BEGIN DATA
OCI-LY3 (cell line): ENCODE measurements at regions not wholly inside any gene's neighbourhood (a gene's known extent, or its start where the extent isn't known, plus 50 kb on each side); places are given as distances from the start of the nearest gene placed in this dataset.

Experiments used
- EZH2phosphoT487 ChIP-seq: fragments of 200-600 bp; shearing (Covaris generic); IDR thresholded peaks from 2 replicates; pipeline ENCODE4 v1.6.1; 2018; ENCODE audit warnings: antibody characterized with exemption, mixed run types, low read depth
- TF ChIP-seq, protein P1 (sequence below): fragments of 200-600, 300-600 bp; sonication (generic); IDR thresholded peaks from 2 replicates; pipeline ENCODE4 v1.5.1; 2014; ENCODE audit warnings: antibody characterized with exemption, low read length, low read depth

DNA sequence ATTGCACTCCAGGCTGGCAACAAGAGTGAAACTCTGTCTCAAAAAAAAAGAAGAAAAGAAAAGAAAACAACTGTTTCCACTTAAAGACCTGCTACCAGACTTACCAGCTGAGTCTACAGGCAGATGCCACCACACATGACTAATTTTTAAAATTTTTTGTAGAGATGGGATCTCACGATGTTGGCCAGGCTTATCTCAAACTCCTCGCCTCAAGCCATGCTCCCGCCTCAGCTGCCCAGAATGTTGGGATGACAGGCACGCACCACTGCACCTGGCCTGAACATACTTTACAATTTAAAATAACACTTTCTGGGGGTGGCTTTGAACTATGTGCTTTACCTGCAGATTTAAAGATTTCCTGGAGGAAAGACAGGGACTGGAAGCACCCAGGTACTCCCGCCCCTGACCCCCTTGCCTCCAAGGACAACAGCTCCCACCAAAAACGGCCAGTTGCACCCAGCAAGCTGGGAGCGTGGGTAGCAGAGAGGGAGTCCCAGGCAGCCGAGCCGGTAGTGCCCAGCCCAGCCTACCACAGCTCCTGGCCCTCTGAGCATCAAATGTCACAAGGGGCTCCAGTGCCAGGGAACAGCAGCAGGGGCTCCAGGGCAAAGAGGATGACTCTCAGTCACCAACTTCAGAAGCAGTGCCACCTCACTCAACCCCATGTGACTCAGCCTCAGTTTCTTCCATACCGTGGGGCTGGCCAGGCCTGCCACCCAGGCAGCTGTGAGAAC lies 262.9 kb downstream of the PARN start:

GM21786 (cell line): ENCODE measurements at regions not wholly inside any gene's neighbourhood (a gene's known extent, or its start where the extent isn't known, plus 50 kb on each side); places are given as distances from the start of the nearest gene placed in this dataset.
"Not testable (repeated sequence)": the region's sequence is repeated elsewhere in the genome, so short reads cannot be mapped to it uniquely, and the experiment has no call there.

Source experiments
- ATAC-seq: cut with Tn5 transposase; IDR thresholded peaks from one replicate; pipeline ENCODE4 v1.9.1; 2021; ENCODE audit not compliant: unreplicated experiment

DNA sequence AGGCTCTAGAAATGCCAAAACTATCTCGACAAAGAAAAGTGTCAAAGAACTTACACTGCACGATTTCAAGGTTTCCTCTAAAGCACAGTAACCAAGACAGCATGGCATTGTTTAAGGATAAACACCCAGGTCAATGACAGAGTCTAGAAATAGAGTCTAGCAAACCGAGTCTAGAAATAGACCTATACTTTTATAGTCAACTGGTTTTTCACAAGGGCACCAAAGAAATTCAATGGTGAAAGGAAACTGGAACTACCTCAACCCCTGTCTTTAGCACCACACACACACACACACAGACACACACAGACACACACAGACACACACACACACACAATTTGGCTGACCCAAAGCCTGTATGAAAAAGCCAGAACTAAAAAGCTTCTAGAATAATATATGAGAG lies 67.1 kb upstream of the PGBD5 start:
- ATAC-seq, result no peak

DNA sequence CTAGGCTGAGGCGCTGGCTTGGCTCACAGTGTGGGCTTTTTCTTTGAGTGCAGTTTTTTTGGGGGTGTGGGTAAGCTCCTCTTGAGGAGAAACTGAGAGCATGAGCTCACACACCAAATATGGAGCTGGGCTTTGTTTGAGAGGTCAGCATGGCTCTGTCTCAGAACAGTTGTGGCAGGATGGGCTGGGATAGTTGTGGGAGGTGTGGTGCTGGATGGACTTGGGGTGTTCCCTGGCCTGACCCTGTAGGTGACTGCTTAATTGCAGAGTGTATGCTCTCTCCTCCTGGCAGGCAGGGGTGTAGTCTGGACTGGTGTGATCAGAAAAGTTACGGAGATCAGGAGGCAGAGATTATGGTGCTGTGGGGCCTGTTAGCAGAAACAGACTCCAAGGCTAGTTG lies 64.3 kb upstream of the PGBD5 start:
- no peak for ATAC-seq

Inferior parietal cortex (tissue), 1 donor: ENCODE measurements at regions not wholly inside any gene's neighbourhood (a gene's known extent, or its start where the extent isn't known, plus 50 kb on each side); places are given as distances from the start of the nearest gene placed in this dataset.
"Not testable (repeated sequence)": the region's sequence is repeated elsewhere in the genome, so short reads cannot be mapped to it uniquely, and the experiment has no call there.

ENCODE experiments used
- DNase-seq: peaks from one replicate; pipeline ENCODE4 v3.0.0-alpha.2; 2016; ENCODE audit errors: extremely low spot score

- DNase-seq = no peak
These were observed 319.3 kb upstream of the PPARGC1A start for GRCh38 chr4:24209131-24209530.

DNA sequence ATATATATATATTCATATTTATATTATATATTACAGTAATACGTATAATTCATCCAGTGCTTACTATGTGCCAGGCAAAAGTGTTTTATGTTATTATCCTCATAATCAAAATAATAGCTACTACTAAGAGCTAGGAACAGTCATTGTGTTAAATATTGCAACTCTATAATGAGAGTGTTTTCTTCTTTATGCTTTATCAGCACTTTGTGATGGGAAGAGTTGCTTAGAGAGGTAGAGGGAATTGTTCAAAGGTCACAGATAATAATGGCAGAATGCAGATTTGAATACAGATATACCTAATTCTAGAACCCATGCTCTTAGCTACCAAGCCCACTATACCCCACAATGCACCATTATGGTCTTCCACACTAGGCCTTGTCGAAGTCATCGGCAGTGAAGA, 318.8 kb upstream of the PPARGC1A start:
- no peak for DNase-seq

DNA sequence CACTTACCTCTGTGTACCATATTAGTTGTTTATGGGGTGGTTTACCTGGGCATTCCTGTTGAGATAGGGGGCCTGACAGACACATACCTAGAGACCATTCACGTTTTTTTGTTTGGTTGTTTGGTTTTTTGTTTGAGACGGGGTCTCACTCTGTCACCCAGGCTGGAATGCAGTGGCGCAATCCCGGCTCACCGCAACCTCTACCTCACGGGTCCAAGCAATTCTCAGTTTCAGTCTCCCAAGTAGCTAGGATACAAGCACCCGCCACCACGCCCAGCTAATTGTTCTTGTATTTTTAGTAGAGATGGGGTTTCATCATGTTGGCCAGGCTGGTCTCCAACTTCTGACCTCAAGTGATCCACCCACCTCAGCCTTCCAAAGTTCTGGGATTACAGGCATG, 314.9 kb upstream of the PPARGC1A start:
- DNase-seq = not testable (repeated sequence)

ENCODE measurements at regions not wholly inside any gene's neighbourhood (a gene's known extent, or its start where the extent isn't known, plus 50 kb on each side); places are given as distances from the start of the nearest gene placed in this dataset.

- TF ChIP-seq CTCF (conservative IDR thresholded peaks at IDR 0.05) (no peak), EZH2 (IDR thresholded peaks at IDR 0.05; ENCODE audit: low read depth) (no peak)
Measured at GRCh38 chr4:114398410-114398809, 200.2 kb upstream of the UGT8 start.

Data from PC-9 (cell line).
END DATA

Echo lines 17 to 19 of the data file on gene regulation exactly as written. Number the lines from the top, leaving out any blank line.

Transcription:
- DNase-seq: peaks from one replicate; pipeline ENCODE4 v3.0.0-alpha.2; 2016; ENCODE audit errors: extremely low spot score

- DNase-seq = no peak
These were observed 319.3 kb upstream of the PPARGC1A start for GRCh38 chr4:24209131-24209530.